Since I have become older, there are two sticks that have helped me navigate life. The first one is a pickup stick which enables me to pick up things that I have dropped (which happens far too often). We have four of them strategically placed around our home. The second one is a walking stick, which helps me avoid falling over (which is a real problem for older people). This stick provides balance. My physical therapist has even given me exercises to help with my balance. However, balance is not only for the natural realm. It is also needed in the spiritual realm. So, I want to look at the concept of this spiritual balance in this letter.


I have discovered that people often misunderstand balance in Christian beliefs by thinking balance is a compromise. I remember reading about a speaker who once came across the same problem. He wrote, “There is one particular word that seems to be causing a great deal of confusion and concern today in the body of Christ. That word is “balance.” Some have felt that balance equates with compromise, that if a person strives for balance in his faith life then he is not standing totally on the Word of God” (Stan Fortenberry Ministries, n.d.).

There are many verses in the Bible that give us an understanding regarding the need for balance. Paul, for example, understood the need for balance when he wrote in Ephesians 4:13-14 (NKJV), “Till we all come to the unity of the faith and of the knowledge of the Son of God, to a perfect man, to the measure of the stature of the fullness of Christ; that we should no longer be children, tossed to and fro and carried about with every wind of doctrine, by the trickery of men, in the cunning craftiness of deceitful plotting.” 

In other words, we are not to be spiritual children turning from this to that, but we are to be mature and put it all together. Be balanced mature.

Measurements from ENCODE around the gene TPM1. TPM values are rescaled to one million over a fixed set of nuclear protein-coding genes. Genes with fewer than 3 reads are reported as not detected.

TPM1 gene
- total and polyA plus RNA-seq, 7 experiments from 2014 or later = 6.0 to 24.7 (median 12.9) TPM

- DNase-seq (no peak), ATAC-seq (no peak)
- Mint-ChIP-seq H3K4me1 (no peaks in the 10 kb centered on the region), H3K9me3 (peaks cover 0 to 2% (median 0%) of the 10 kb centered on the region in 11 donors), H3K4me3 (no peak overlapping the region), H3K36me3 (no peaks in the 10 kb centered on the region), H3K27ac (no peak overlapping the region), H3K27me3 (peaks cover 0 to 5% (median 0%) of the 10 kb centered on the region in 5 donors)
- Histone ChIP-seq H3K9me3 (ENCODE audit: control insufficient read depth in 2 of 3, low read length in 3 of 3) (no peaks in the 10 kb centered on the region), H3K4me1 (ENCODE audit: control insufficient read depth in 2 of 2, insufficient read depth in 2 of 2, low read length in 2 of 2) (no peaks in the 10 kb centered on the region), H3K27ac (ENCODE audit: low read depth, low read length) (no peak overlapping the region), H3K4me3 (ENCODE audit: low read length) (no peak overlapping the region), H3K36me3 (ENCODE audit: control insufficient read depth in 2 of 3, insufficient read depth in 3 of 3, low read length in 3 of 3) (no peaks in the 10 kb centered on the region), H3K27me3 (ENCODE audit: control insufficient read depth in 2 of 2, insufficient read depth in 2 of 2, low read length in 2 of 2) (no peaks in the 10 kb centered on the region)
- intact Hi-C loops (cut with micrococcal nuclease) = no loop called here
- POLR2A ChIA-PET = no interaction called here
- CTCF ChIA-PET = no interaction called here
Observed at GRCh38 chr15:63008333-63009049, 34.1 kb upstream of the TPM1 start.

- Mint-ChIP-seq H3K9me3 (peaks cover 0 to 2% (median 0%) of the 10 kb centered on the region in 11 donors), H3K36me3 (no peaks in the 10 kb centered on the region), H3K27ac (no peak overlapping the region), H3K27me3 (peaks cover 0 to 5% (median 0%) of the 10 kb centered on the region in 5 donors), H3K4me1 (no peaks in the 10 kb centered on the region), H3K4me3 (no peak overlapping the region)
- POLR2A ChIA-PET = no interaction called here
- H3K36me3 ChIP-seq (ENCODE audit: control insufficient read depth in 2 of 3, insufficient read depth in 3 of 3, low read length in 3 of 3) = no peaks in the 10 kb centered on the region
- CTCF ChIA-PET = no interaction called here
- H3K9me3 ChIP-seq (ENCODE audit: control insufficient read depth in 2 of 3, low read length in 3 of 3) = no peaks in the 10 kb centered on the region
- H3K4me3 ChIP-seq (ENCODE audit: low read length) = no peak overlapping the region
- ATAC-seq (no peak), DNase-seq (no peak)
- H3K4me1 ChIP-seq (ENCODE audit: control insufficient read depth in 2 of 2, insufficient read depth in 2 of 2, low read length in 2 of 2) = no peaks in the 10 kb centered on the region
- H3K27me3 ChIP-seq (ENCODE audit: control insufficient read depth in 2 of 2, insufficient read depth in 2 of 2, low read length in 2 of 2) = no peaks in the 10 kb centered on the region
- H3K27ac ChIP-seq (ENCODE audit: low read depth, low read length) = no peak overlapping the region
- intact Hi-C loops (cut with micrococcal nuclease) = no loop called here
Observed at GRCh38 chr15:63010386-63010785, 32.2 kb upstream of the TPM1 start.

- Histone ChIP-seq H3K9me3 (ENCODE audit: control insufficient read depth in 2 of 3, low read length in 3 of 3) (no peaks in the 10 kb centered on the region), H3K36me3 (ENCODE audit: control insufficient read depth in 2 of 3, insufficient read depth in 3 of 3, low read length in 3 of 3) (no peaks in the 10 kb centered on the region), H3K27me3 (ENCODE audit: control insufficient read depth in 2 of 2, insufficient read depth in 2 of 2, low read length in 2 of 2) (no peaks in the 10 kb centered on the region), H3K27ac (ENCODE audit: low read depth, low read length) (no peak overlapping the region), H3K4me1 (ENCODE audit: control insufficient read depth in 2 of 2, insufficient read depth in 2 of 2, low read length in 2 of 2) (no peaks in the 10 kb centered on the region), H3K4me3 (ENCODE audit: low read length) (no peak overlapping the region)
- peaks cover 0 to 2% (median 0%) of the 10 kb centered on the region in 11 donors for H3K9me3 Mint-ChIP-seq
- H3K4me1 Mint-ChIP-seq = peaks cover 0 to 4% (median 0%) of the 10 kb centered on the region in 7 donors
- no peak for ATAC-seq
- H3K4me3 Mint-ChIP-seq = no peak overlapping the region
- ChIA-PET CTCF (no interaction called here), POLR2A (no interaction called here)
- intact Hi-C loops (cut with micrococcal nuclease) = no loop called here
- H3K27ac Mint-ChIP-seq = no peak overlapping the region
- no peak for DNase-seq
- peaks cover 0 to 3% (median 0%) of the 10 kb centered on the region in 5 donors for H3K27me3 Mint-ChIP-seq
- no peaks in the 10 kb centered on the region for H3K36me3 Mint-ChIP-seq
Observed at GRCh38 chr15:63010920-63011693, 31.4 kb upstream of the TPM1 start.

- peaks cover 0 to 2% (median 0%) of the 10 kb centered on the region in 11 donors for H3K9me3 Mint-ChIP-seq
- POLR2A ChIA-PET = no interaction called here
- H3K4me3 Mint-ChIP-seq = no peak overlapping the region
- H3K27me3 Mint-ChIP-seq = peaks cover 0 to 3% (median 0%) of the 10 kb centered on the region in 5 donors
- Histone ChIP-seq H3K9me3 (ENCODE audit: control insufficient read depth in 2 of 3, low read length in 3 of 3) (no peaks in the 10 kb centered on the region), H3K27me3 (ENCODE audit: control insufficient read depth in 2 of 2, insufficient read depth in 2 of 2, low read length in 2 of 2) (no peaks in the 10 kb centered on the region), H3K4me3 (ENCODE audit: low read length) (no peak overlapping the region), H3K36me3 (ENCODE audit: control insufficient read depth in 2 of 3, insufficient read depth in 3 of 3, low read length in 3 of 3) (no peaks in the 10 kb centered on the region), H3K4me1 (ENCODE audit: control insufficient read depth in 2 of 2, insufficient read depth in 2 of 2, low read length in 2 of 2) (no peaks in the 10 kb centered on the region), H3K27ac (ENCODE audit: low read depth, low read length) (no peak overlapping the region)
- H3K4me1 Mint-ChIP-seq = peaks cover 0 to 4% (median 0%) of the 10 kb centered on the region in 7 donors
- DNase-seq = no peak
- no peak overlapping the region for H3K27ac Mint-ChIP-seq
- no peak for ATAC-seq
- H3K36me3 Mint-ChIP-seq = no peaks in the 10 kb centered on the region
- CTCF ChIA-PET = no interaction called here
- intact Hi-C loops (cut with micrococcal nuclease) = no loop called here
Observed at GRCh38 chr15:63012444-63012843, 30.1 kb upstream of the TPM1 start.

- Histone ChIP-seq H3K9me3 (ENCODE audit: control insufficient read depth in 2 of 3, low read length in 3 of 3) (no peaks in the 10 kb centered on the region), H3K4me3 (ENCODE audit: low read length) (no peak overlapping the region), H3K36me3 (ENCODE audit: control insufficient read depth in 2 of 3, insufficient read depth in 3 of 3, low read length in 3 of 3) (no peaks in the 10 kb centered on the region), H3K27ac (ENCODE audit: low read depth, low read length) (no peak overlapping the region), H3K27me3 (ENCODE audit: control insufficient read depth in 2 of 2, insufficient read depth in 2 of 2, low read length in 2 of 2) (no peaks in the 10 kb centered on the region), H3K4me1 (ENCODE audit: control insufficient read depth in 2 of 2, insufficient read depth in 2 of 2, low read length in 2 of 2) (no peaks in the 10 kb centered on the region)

In the Old Testament, there are a number of verses that speak of balance.

Ecclesiastes 7:18 (NIV), “It is good to grasp the one and not let go of the other.Whoever fears God will avoid all extremes.” 

Hosea 7:8 (NKJV)“Ephraim is a cake unturned.” The famous preacher Charles H. Spurgeon had this to say about that verse, “A cake not turned is soon burned on the side nearest the fire. Although no man can have too much religion, there are some who seem burned black with bigoted zeal for the part of the truth which they have received, or are charred to a cinder with a vain-glorious pharisaic ostentation of those religious performances which suit their humor” (

Proverbs 11:1 (NIV)“The Lord detests dishonest scales, but accurate weights find favor with him.” This is a picture in the natural that is symbolic of the spiritual (See also Proverbs 16:11).”

Ecclesiastes 3 has a list that is a description of the opposites that produce balance in life.


Someone once said, “A heresy is a truth taken too far.” That is often the case, and it is not new. It happened back in the New Testament days. 2 John 9 (NASB) reads, “Anyone who goes too far and does not abide in the teaching of Christ, does not have God; the one who abides in the teaching, he has both the Father and the Son.”

So often, teachers and people get hold of a biblical concept, push it too far, and neglect other things the Bible says, or they omit the other side of it all. You can see this happen with a lot of Christian beliefs such as:

  • God’s sovereignty and man’s free will
  • The Word and the Spirit
  • Faith and works
  • Law and Grace
  • Fruit of the Spirit and Gifts of the Spirit
  • Judgment and mercy
  • Etc., etc., etc.


An excellent example of the tension between two extremes is the tension between the ideal and the real; between the actual and the ideal. Derek Prince, a renowned Bible teacher, wrote, “There are two things: the actual and the ideal. To be mature is to see the ideal and live with the actual. To fail is to accept the actual and reject the ideal; and to accept only that which is ideal and refuse the actual is to be immature. Do not criticize the actual because you have seen the ideal; Do not reject the ideal because you see the actual. Maturity is to live with the actual but hold on to the ideal” (


Let’s look at the need for balance in the area of the prophetic ministry.

End-Time Prophecy. In the day in which we live, there are many words given about what the future holds. Often they are given in the form of prophecies which generally fall into two categories.